Every rule has an exception. Such as the rule that detergent bottles contain 25% recycled material and little more. But, as often happens, this exception proves the rule.
The brand in the photo below offers a line of environmentally friendly household cleaning products, made from natural ingredients. They’re at the forefront of the green-cleaning world, and have a customer base willing to spend more (sometimes 3-4 times more) than on comparable traditional products, because of their ethos.
In addition to creating non-toxic -- or less toxic -- household cleaners, they are also major packaging innovators. They have created detergent bottles with high-recycled content and use them exclusively.
80% recycled plastic for the large bottle, and 100% recycled plastic for the smaller one.
In some ways, this highlights a success story for the re-use of HDPE #2 plastics. But it also proves just how hard & expensive plastic is to recycle. Customers of this brand expect to pay a premium. So the company can afford the research needed to create a strong bottle from weak re-melted plastic. And they can afford the extra cost of manufacturing such bottles. If anyone can, they can. But even they have their limits.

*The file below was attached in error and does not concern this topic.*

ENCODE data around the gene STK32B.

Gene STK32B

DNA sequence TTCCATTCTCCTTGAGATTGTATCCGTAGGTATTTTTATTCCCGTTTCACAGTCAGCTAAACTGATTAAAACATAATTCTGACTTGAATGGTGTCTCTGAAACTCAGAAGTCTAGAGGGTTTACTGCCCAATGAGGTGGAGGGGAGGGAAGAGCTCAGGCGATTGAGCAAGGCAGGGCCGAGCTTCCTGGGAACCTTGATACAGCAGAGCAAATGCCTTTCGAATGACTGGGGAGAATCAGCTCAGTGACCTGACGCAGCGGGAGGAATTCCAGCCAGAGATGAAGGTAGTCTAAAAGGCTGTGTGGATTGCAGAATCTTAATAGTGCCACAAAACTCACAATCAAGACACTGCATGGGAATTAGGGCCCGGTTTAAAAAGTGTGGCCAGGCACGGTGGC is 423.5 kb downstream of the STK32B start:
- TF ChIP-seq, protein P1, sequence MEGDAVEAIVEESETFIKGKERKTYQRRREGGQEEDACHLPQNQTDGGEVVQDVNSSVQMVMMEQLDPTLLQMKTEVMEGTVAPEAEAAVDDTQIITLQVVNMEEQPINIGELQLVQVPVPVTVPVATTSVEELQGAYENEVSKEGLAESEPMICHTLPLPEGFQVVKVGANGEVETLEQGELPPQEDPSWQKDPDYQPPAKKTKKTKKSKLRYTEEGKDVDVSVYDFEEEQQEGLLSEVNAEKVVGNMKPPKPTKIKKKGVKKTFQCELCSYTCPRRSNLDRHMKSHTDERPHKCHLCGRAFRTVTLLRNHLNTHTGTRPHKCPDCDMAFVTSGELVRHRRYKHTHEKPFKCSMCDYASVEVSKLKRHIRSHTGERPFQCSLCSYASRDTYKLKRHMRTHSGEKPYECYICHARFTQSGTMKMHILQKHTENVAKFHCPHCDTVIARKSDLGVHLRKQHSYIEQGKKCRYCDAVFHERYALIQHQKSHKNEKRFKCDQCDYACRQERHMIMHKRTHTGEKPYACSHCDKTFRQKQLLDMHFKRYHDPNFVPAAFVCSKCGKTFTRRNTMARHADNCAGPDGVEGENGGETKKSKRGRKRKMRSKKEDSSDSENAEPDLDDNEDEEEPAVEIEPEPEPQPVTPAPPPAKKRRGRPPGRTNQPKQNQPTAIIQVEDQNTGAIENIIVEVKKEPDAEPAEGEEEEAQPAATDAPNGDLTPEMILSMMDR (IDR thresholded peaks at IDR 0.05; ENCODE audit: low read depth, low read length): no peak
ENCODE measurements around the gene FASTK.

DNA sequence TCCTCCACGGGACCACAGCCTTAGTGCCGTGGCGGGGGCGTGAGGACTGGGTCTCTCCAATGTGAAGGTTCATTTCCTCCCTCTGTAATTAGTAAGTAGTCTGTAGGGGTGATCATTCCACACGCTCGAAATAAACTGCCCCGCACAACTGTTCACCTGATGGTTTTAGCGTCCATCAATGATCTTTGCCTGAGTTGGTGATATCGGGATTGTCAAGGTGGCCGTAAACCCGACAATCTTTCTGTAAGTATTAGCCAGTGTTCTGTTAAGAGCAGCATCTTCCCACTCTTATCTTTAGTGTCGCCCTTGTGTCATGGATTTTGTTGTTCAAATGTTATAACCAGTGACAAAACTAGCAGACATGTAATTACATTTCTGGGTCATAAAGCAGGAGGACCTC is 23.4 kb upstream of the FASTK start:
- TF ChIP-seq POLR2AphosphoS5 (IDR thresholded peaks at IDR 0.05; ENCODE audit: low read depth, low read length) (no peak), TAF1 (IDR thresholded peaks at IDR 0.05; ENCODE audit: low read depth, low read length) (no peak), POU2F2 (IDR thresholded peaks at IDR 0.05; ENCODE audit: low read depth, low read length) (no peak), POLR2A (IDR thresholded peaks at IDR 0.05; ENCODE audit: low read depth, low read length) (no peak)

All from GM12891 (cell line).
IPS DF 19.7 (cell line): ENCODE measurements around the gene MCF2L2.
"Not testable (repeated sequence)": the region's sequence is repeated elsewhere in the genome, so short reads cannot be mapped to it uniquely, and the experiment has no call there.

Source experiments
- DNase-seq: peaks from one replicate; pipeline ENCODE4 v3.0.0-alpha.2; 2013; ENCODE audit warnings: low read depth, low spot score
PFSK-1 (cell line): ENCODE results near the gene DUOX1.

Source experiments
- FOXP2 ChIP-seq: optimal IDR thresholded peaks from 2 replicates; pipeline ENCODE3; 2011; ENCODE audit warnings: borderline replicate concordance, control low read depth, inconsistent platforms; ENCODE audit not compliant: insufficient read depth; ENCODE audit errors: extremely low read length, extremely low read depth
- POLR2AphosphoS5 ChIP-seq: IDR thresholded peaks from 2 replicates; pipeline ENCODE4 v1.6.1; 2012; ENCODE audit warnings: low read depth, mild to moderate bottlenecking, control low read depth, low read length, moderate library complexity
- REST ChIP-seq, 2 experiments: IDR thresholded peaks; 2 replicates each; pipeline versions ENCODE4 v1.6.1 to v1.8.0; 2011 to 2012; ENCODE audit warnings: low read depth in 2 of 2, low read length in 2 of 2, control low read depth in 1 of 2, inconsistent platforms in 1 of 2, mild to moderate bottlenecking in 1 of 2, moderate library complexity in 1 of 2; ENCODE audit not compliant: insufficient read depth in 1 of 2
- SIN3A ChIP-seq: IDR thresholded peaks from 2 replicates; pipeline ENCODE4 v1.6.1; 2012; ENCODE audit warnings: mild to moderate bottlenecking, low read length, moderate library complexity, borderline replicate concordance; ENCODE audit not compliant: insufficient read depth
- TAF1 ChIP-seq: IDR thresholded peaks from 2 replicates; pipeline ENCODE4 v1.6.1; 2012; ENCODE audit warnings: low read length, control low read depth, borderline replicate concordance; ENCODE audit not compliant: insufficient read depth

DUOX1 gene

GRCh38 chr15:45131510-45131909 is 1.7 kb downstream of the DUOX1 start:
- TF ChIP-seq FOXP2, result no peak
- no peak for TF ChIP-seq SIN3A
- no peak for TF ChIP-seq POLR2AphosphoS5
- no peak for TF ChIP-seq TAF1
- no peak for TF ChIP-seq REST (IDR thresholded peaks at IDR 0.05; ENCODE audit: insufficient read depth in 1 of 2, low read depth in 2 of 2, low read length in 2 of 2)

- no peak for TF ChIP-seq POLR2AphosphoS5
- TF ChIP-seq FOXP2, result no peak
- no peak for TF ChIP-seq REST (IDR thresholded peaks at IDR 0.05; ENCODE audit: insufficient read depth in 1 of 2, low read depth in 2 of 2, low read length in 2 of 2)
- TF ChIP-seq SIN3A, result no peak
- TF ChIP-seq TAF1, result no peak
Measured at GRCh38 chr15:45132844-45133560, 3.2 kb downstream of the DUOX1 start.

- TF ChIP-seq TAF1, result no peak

Their 25 oz dish detergent bottle is made of 100% recycled plastic. But for all their money, time, & effort, they still don’t market 100% recycled material in their larger laundry detergent bottles, the 100 oz standard laundry detergent size. They’re at best able to get that to 80%. Surely not for lack of trying.
It’s now 42 years since the first plastic recycling plant opened up. In the ensuing two generations we’ve created the personal computer, space shuttle, Internet, and iPhone. We’ve studied the depths of the ocean floor and sent satellites beyond the solar system. We’ve eradicated some diseases, created the CAT scan and MRI, and cloned sheep.
Yet we can’t make a commercially marketable one-gallon non-food bottle from 100% recycled plastic?
In this writer’s opinion, recycling plastic is not the answer to the crisis of litter & waste we’ve created. It can’t be. The answer is the simplest & hardest of them all: use less plastic. Do we have the courage to start doing that?